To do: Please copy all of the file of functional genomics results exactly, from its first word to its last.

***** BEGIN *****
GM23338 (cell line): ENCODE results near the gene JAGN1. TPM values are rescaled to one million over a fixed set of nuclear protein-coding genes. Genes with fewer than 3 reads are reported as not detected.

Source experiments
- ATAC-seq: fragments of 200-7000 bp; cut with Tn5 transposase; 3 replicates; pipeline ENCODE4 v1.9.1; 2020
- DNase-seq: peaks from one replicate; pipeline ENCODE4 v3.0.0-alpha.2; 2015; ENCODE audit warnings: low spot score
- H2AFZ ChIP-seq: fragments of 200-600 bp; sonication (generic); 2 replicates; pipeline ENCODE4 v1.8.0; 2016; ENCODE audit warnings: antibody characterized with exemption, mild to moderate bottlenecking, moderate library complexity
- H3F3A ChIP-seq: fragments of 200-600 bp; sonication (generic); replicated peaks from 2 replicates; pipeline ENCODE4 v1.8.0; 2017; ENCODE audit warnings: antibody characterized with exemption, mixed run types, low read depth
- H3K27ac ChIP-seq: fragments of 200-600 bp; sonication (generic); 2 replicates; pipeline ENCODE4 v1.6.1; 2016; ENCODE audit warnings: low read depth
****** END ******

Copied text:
GM23338 (cell line): ENCODE results near the gene JAGN1. TPM values are rescaled to one million over a fixed set of nuclear protein-coding genes. Genes with fewer than 3 reads are reported as not detected.

Source experiments
- ATAC-seq: fragments of 200-7000 bp; cut with Tn5 transposase; 3 replicates; pipeline ENCODE4 v1.9.1; 2020
- DNase-seq: peaks from one replicate; pipeline ENCODE4 v3.0.0-alpha.2; 2015; ENCODE audit warnings: low spot score
- H2AFZ ChIP-seq: fragments of 200-600 bp; sonication (generic); 2 replicates; pipeline ENCODE4 v1.8.0; 2016; ENCODE audit warnings: antibody characterized with exemption, mild to moderate bottlenecking, moderate library complexity
- H3F3A ChIP-seq: fragments of 200-600 bp; sonication (generic); replicated peaks from 2 replicates; pipeline ENCODE4 v1.8.0; 2017; ENCODE audit warnings: antibody characterized with exemption, mixed run types, low read depth
- H3K27ac ChIP-seq: fragments of 200-600 bp; sonication (generic); 2 replicates; pipeline ENCODE4 v1.6.1; 2016; ENCODE audit warnings: low read depth